The cranes filled with plush critters are getting the most action for Able Vending Ltd. in El Paso, Texas, according to company Owner Mark Aikman. Second in the line of popularity are the jewelry cranes, and third, candy cranes.
Aiken noted that “kids want that prize, especially licensed plush, which is a lot more expensive than regular plush.” His remedy is a 50-50 mix and the crane still holds their fascination. Of his 50 machines, he is most pleased with the performance of Rainbow cranes because they work well and are reliable.
On his last game industry trade show excursion, Aiken learned that when placing plush in the machines he is sure they are face forward so children can make eye contact, and especially those that are down at a low level for the little kids. “It’s very effective when they can lock eyes with the teddy bears.”
Rainbow cranes, in 60, 42, and 33-inch sizes are at the top of the chart for Penny Hoerth, owner with husband, Shawn, of Mt. Hood Vending, making life not so boring in Boring, Ore., for kids that  are seeking to win Ty Beanie Babies and various ball prizes. Treasure House, Benchmark and Acme also are machines that Hoerth can count on, though it’s not just the machines that sell tickets. “It has to do with putting in seasonal merchandise, sports and other licensed items,” said Hoerth. Particularly hot are the Sega UFO 100 percent licensed characters.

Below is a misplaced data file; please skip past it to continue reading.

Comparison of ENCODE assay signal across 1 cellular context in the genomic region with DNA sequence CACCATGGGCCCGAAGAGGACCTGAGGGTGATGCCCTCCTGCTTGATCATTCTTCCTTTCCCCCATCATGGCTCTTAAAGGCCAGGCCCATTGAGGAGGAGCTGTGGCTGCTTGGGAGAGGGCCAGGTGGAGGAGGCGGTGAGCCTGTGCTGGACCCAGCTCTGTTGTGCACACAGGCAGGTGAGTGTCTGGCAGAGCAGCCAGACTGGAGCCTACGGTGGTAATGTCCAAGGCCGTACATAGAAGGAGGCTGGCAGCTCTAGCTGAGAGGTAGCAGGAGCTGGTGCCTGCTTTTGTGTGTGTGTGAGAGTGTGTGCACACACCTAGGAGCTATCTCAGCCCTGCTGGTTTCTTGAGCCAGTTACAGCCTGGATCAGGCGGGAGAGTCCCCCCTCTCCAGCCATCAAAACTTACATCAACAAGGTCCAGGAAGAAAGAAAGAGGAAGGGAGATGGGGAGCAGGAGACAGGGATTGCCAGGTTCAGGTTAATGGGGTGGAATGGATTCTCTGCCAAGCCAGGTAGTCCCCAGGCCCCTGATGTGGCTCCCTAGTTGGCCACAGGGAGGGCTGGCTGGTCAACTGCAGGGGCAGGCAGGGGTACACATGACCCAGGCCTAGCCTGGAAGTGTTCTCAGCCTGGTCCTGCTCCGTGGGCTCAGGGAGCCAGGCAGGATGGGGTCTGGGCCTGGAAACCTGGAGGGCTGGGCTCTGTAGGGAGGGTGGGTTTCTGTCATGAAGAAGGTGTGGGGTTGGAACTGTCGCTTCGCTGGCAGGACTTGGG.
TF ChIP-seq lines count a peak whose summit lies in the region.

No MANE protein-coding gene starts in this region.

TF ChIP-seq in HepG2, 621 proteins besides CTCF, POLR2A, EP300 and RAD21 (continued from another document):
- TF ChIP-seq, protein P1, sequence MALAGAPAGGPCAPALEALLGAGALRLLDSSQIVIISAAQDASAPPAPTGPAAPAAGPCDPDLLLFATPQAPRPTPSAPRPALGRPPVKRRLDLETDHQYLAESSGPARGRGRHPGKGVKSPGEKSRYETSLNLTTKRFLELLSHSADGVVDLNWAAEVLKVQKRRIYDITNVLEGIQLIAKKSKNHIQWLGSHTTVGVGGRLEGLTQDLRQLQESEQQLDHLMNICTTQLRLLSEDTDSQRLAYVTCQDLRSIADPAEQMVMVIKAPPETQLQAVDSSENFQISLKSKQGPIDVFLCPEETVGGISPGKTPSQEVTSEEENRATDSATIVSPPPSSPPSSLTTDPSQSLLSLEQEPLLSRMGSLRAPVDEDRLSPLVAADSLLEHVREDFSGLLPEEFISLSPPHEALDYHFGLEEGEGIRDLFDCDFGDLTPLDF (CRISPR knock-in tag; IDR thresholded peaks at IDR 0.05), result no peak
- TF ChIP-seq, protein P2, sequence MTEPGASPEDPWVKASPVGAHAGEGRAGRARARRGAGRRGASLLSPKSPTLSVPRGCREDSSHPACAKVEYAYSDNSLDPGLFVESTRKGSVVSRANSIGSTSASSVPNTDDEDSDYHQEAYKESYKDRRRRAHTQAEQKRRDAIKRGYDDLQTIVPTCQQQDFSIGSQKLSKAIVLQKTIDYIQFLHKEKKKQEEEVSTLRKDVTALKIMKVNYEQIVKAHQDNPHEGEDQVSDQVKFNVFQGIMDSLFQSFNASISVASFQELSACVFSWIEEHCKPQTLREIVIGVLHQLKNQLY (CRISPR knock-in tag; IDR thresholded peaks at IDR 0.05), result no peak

Hoerth banks on the higher-end product for luring players to the crane machines and she remarked, “Every time we change them out for the season at hand and for licensed product connected to movie themes, they’re noticed.” Especially effective in boosting income is a call from wholesaler HMS Monaco to inform her about the next movie coming out that will tie in to potential merchandise.
The items that are successful for crane machines placed by family run BFC Enterprises Inc in St. Louis, Mo., are knobby balls, soccer and basket balls, said Co-owner Todd Farber, who noted that merchandising balls is easier than arranging plush face forward. He added that candy cranes are consistent and jewelry performs well, depending on location and rotation in and out of merchandise for the account on a timely basis.
Farber fine-tuned the factors that add up to maximize revenues for crane machines. “It depends on the location and catering to the time of the year by changing up the merchandise. And yet, it has to be the right location within the location before focusing on drawing attention to the crane machines. Then whatever you do will better the chance of working. It’s a matter of merchandising right, making sure lights are working, and using point of sale signage, such as ‘Try to win the latest and greatest,’ in merchandise.”
Admittedly, said Farber, “It sounds easy but merchandising correctly and making sure the machine is full so that it pops out at customers, is part of asking yourself, if you didn’t own the machine would you want to play it? When you put yourself in the player’s shoes, you have a better chance of being successful.” -